Weekly Wire
Tucson Weekly Murder By HMO

Shouldn't the Second Amendment and the right of self-defense cover this situation?

By Jeff Smith

APRIL 13, 1998:  By now probably you've seen As Good As It Gets. By now probably you have been to the doctor, been told your problem is not up his alley and that you need a proctologist to have a look at whatever is up your alley. By now probably you have been around the dance floor a few twirls with two different sets of office help with Dr. A, Dr. Z, and a third from the HMO that runs them both.

By now probably you have heard Helen Hunt's line from the aforementioned movie, anent the aforementioned medical scenario and the aforementioned clerical gauntlet, and cheered lustily with the rest of the folks in the darkened theater, most of whom probably have come to despise health maintenance organizations more than they formerly despised the Department of Motor Vehicles.

Welcome to the Diffident New World.

I had forgotten the precise phraseology Ms. Hunt's character used to excoriate these beasts of bureaucracy, but fortunately Ellen Goodman takes copious notes and has been moved by her muse to write not one but two columns on the hot topic of the moment. Ms. Goodman is a nationally syndicated writer who appears in the morning daily (which, incidentally, was recently rumored about to be bought by the Gannett Corp., which would ultimately reduce the number of daily newspapers in Tucson to one, with the inevitable, eventual languishment and death of the Citizen; and then to zero, as Gannett does what it inevitably, eventually does to all its papers, and that is: milk the cash-cow white and reduce it to a thin wrapper for a regional edition of USA Today. The Star, of course, denies the rumors.)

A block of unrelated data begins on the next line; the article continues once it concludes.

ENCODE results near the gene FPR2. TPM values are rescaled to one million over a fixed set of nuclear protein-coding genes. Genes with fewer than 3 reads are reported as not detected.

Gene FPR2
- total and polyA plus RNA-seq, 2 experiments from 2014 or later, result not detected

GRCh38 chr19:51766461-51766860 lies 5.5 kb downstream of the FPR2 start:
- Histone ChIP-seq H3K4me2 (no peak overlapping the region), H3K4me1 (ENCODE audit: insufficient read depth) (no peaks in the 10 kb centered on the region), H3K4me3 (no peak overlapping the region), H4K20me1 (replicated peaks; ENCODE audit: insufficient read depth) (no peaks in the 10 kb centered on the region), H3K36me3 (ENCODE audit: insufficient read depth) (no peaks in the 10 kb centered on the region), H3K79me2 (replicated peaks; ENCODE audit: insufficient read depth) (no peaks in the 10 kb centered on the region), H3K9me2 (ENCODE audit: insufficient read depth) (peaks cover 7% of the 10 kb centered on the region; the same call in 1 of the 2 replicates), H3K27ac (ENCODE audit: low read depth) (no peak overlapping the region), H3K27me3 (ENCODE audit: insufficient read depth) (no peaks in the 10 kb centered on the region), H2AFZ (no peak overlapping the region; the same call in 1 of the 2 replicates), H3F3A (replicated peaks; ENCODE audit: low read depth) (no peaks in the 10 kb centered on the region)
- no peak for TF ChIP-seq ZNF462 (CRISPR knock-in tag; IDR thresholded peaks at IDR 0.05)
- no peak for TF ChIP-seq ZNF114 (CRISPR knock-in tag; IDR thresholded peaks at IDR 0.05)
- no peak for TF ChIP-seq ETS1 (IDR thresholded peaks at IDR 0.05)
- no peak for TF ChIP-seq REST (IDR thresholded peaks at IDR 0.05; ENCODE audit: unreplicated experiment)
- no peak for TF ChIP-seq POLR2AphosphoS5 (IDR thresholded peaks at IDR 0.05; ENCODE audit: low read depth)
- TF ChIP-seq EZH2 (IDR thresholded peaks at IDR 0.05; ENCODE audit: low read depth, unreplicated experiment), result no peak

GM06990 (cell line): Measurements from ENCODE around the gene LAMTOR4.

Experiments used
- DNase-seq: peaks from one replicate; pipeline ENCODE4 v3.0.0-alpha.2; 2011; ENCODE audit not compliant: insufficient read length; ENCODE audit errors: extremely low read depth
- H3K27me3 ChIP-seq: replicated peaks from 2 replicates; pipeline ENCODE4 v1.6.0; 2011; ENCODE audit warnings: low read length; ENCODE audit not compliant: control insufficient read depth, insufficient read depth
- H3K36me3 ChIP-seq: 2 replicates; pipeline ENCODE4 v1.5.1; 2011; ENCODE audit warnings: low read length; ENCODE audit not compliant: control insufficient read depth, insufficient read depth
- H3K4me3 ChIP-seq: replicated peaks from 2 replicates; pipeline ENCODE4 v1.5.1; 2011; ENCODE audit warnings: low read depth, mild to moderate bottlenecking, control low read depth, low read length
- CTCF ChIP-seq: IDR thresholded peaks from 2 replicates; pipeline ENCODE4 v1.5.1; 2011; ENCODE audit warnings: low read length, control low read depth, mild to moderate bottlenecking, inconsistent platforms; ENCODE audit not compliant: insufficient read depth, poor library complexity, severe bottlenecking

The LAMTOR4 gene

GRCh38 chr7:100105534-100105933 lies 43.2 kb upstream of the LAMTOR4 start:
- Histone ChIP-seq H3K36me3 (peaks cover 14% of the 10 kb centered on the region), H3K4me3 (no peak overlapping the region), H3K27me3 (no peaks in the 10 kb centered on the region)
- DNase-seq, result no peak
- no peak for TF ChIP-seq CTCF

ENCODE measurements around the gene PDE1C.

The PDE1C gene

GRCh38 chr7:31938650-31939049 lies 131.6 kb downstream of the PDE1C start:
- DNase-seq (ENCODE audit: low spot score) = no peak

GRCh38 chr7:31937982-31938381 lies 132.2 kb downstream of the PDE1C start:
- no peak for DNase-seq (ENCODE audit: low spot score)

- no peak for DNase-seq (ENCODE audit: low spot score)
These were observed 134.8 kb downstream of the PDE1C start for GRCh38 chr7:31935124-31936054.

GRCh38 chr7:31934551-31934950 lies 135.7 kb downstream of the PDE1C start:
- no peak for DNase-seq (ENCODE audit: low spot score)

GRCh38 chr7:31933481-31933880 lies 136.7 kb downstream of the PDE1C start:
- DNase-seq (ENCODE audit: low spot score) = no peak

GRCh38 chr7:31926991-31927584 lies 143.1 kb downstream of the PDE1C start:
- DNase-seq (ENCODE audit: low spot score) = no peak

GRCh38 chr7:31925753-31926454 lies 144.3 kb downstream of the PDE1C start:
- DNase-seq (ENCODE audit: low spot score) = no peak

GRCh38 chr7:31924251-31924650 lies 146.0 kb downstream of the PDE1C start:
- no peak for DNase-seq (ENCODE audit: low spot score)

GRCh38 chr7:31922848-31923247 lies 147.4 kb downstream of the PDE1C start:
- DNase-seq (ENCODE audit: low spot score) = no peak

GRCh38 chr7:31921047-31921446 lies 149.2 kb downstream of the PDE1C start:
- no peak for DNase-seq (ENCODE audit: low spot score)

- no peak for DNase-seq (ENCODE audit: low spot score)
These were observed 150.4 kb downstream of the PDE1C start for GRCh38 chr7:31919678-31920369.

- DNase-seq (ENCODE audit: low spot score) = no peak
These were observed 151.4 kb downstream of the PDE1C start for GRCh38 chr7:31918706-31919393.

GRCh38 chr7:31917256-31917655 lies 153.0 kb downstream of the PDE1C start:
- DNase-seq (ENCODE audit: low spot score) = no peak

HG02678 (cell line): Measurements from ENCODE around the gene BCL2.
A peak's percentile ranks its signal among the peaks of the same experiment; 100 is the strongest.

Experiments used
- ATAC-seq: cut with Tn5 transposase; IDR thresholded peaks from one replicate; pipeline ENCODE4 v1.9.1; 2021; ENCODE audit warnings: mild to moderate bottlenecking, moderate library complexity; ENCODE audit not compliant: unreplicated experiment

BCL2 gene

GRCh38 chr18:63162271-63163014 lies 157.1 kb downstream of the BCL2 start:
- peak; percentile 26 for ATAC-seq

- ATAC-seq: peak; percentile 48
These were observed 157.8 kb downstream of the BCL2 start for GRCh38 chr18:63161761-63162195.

But I digress.

Ellen Goodman. Yes. In deference to her retail outlets and to the delicate sensibilities of the editors and readers, Ms. Goodman quotes Hunt thusly:

"...f****** HMO b****** pieces of s***!"

Allow me to translate to the Weekly reader: (Para servirle en Espanol, marque el uno.)

Bueno, dice "!Chingados HMO cabrones pedazos de caca!"

En Ingles:

"Fucking HMO bastard pieces of shit!"

There, that wasn't so hard now, was it?

Of course Hunt, while she probably has dealt with tediously slow bureaucracies, and Ellen Goodman, ibid., and most of the theater and newspaper audience, op cit., most likely never have had their lives threatened by this, albeit annoying, nonetheless merely inconvenient verity.

I, on the other hand, risk my life every time I make an appointment with the doctor. A case in point. The instant case, in fact.

I'm a gimp, a paraplegic, wheelchair-bound. Lost communication with my southern latitudes years ago. As an occupational hazard of this state, I am susceptible to infections of the urinary tract, and as such I often have to take antibiotics. After a while the bad bugs which have colonized my antipodes get smart, like cucarachas, and learn to thrive on the poisons I send their way. A few weeks ago one of the little cups of cider I sent off to the lab came back saying pseudomonas, a very nasty little bug that requires intravenous antibiotics twice daily, 45 minutes per session, for 14 days, to murder off. Serious shit.